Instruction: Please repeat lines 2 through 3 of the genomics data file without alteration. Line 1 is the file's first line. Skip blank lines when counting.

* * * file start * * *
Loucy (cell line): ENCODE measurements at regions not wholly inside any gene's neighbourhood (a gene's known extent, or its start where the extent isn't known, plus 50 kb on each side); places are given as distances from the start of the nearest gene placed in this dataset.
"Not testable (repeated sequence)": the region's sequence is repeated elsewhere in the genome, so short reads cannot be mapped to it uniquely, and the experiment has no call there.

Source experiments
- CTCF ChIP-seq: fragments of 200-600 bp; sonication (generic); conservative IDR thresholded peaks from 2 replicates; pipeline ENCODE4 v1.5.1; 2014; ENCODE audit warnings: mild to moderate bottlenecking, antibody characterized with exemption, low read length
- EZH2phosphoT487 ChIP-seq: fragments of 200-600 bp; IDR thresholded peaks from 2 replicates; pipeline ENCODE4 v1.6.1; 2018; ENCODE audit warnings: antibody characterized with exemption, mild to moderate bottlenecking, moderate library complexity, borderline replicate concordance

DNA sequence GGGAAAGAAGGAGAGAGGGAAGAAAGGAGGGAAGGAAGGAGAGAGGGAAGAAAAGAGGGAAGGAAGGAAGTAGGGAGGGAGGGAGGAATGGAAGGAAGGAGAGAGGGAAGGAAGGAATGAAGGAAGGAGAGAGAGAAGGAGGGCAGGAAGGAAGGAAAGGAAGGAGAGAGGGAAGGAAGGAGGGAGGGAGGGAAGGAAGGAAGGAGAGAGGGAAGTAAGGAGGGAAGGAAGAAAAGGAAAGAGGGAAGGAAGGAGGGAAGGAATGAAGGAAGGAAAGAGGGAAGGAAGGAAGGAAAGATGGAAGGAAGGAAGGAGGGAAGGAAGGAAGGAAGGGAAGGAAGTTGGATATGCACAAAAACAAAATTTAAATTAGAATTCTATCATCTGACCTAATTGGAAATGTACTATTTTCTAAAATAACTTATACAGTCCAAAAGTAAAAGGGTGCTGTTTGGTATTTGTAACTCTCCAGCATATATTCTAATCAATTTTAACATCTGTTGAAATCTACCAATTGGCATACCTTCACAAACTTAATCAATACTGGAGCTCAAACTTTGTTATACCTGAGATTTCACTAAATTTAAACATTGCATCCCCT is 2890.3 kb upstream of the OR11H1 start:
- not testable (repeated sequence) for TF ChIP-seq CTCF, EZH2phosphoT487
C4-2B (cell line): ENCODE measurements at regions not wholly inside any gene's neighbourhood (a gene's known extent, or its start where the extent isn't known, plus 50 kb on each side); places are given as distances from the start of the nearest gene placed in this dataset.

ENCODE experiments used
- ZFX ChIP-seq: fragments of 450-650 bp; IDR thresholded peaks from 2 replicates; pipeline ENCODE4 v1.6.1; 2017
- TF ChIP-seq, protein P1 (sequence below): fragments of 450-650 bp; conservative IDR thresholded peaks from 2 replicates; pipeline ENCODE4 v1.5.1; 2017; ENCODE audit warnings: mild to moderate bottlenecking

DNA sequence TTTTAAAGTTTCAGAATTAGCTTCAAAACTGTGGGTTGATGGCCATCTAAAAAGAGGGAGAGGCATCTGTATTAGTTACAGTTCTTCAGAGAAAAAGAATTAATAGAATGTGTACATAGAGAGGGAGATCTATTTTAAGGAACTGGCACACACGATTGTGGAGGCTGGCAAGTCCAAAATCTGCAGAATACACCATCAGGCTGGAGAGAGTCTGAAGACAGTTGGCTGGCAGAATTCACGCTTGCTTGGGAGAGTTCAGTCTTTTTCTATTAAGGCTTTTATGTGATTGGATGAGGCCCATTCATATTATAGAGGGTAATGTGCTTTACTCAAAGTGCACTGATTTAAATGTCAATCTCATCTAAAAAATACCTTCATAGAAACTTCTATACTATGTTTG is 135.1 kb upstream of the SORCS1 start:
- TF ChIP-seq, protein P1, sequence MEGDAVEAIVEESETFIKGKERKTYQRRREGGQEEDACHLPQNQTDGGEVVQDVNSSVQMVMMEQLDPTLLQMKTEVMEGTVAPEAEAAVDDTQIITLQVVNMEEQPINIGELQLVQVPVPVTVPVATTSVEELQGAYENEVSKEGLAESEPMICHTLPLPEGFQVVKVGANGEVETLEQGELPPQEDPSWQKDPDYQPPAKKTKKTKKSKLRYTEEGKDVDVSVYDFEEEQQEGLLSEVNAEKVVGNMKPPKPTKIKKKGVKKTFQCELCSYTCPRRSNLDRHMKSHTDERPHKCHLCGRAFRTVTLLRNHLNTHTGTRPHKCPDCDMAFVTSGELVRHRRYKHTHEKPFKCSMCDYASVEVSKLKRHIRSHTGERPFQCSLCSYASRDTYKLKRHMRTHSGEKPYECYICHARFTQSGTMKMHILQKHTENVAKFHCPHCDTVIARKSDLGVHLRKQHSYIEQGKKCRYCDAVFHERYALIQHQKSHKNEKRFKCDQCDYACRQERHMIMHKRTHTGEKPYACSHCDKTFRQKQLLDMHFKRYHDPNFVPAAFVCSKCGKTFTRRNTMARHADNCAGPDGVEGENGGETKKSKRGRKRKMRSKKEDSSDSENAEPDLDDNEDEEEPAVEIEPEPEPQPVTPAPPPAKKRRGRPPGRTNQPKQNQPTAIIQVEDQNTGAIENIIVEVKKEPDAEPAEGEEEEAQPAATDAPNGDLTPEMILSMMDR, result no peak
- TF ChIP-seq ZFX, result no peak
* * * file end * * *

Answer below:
"Not testable (repeated sequence)": the region's sequence is repeated elsewhere in the genome, so short reads cannot be mapped to it uniquely, and the experiment has no call there.

Source experiments